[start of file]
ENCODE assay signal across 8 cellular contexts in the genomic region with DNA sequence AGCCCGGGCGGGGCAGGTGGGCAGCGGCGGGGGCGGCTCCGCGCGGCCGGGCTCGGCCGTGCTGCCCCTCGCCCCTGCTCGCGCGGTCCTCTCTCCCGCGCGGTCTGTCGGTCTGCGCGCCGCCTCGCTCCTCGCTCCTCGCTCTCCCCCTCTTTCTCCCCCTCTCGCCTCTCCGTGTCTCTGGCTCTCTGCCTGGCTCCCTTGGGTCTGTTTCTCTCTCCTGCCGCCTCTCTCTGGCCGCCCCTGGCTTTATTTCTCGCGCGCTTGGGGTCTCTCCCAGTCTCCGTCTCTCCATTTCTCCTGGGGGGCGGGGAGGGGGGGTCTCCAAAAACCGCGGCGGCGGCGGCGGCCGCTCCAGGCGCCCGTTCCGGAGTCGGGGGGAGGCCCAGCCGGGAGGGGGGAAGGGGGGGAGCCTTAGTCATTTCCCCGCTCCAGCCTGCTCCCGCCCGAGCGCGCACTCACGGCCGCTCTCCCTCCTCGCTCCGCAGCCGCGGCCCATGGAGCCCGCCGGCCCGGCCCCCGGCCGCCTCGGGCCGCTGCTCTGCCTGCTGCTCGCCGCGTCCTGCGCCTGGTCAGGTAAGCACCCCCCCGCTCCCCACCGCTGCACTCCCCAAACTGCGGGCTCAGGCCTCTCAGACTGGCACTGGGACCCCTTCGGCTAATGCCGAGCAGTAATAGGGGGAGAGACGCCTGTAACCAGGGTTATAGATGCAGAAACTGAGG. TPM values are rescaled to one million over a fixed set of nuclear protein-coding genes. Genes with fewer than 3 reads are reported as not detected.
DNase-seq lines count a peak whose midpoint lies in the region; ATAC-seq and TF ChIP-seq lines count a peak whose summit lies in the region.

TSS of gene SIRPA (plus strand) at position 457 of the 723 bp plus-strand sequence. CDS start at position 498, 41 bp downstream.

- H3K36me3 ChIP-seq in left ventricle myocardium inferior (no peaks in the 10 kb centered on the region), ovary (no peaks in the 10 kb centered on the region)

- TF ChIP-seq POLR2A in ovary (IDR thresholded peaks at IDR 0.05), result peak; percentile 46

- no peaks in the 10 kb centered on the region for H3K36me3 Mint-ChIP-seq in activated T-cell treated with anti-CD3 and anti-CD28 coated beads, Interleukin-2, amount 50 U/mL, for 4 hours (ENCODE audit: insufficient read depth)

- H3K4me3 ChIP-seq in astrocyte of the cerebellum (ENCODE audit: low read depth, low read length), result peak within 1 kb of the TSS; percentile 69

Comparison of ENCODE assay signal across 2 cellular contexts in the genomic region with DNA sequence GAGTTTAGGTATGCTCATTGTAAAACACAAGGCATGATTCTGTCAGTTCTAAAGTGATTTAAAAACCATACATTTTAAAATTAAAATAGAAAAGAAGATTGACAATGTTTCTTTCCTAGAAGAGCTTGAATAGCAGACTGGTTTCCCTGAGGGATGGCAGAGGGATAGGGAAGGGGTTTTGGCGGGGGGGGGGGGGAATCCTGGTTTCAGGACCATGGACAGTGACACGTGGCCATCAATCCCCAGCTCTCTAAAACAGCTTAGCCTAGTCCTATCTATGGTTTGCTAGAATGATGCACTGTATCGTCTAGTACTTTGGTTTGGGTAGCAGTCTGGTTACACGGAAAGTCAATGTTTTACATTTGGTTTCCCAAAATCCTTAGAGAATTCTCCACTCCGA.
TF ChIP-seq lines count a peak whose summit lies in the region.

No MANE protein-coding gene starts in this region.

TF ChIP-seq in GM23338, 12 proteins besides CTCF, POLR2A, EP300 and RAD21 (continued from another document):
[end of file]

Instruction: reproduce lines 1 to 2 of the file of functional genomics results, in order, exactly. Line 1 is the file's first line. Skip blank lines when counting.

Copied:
ENCODE assay signal across 8 cellular contexts in the genomic region with DNA sequence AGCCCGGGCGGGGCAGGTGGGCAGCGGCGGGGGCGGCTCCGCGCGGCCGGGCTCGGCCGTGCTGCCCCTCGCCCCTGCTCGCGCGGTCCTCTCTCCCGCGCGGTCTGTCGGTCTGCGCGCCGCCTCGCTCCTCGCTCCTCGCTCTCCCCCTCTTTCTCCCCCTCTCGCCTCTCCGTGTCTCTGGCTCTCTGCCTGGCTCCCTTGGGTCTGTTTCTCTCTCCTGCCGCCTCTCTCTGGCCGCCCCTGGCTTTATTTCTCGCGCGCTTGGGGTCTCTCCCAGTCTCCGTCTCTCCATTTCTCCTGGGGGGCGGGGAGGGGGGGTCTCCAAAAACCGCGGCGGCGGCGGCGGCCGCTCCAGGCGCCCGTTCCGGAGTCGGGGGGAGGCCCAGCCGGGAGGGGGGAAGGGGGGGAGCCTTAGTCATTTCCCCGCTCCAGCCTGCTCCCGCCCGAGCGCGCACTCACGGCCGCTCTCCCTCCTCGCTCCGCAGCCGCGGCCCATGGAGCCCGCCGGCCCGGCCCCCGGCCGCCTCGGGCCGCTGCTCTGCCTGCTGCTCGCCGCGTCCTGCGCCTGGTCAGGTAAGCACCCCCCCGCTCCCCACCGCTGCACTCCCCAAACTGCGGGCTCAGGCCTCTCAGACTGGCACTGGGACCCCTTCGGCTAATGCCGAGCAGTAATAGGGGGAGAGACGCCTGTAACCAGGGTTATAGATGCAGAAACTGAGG. TPM values are rescaled to one million over a fixed set of nuclear protein-coding genes. Genes with fewer than 3 reads are reported as not detected.
DNase-seq lines count a peak whose midpoint lies in the region; ATAC-seq and TF ChIP-seq lines count a peak whose summit lies in the region.